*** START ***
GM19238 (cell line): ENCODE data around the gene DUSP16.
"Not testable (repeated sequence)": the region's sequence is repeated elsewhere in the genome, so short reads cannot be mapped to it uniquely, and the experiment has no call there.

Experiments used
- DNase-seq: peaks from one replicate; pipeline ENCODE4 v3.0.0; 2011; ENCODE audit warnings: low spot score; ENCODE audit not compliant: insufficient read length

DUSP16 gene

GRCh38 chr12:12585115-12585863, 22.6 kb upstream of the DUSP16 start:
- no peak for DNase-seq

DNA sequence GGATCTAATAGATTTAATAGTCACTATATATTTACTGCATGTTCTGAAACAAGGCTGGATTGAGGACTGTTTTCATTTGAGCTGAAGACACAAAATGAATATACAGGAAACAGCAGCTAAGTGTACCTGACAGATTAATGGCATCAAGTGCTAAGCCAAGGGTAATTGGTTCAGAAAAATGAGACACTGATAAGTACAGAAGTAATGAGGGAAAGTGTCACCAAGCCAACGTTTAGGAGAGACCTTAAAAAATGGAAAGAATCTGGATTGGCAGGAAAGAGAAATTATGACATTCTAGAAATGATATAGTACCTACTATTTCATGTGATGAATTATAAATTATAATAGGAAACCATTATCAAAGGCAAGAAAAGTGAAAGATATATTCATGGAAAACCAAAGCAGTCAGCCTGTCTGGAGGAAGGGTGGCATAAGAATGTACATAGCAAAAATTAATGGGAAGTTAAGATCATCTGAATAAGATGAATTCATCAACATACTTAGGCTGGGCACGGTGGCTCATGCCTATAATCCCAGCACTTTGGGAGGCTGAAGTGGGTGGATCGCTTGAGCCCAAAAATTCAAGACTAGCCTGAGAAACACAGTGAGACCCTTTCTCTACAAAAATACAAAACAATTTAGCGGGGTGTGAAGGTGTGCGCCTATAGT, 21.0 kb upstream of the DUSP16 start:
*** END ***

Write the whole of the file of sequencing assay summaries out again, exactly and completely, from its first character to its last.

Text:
GM19238 (cell line): ENCODE data around the gene DUSP16.
"Not testable (repeated sequence)": the region's sequence is repeated elsewhere in the genome, so short reads cannot be mapped to it uniquely, and the experiment has no call there.

Experiments used
- DNase-seq: peaks from one replicate; pipeline ENCODE4 v3.0.0; 2011; ENCODE audit warnings: low spot score; ENCODE audit not compliant: insufficient read length

DUSP16 gene

GRCh38 chr12:12585115-12585863, 22.6 kb upstream of the DUSP16 start:
- no peak for DNase-seq

DNA sequence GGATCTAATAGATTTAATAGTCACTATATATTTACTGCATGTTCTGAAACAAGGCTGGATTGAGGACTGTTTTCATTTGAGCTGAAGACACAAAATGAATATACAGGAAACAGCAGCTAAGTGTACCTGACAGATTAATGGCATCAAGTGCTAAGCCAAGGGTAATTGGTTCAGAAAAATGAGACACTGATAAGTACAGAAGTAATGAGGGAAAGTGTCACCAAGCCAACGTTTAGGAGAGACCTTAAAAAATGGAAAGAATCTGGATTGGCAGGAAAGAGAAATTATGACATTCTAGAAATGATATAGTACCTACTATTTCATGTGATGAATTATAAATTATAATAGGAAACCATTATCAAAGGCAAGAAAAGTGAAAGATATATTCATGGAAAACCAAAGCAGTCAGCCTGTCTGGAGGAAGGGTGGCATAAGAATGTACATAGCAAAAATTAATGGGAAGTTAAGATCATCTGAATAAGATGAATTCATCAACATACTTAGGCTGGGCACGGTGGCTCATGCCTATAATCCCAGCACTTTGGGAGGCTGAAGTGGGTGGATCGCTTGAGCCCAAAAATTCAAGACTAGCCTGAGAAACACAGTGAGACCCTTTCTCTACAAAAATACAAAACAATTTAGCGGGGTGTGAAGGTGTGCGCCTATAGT, 21.0 kb upstream of the DUSP16 start: